In the year 1157 (or what might be considered 1795 by the European/American calendar system) at Muang Ngua, the devas took the form of ghosts who went around the city assaulting monks and the residents. The spirits dropped written messages demanding that the Chae Haeng reliquary be restored, or else they would continue to annoy and torment the city. The officials began construction and restoration of the reliquary for 5 months, and held a celebration. The ghosts then stopped bothering the public.
Over the course of Wyatt's analysis, he suggests "It is curious that the "ghosts" working on behalf of the deva guadians of Wat Chae Haeng, though taking the form of pret and yak, did not necessarily behave as pret and yak. If I understand such things correctly, such supernatural beings normally work rather more subtly than resorting to simple physical violence: One does not normally think of pret and yak as beating people up. Nor, one would think, would pret and yak drop written messages to underline their purpose. Contemporaries wishing to give the deva the benefit of the doubt might explain away these actions by concluding that the deva were working through ordinary human beings whom they had possessed for the purpose."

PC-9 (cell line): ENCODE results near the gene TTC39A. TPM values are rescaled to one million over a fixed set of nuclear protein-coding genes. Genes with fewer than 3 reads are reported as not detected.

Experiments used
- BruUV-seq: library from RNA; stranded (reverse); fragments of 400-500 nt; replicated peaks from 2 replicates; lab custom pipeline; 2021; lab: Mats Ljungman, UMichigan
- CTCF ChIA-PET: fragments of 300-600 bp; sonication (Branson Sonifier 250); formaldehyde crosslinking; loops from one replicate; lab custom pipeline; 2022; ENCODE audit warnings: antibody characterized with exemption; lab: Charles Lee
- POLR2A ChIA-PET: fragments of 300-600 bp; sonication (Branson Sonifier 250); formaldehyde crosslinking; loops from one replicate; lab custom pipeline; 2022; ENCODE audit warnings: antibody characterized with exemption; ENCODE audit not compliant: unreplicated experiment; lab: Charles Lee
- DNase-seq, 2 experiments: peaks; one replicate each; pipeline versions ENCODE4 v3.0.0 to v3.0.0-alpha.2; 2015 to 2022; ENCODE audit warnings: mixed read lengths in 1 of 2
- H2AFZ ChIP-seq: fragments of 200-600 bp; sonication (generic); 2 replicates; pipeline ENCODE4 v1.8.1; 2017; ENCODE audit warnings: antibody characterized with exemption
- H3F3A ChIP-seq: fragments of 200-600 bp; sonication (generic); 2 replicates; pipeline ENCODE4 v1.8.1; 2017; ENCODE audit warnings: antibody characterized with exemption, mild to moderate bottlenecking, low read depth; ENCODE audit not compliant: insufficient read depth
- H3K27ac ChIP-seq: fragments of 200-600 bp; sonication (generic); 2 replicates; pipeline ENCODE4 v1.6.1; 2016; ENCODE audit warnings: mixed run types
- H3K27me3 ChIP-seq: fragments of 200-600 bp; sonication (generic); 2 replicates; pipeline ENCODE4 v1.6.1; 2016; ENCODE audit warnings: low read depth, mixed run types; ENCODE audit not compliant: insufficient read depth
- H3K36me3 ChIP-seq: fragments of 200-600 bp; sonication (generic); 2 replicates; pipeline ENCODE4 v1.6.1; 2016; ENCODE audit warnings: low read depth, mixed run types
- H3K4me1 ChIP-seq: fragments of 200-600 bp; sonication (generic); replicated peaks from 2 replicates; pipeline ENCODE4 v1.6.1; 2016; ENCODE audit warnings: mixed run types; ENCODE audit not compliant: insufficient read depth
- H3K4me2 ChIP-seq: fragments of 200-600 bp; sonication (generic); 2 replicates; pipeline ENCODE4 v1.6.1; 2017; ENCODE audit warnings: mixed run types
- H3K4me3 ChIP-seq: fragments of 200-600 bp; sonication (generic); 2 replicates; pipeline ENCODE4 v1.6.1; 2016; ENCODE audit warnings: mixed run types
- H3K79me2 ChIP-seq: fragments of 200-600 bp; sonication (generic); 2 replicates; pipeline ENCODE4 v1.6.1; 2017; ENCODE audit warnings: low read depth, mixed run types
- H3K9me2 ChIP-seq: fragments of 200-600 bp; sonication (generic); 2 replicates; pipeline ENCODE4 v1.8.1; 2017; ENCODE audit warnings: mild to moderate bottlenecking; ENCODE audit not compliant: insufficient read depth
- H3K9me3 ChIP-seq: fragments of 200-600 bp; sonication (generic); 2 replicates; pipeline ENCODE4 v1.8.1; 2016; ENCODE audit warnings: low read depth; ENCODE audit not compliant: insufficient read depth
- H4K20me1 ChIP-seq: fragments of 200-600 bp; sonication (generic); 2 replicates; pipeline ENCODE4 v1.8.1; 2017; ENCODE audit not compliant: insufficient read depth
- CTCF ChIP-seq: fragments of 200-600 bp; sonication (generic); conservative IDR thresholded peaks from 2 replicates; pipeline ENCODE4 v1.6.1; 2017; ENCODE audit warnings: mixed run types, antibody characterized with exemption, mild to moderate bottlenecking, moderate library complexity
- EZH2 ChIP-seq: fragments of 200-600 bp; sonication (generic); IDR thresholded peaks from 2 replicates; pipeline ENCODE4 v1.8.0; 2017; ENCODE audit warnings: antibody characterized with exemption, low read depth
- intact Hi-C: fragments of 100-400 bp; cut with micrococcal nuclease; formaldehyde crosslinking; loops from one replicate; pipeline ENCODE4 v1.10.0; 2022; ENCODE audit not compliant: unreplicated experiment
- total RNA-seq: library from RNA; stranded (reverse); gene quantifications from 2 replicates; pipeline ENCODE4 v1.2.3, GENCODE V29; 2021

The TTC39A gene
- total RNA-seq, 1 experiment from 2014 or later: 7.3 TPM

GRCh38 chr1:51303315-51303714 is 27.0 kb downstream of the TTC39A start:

Wyatt suggests that the monks could not directly report that they had arranged the restoration of the reliquary through public protest because that would be seen to undermine and challenge the authority of the rulers. But couching it in "religious and supernatural terms, however, the could both preserve what they considered to be an important episode in their history and make a subtle point for the edification of future princes."
A careful reading of this incident has significant potential for a number of our writers today, and a renewed appreciation for the stories of old.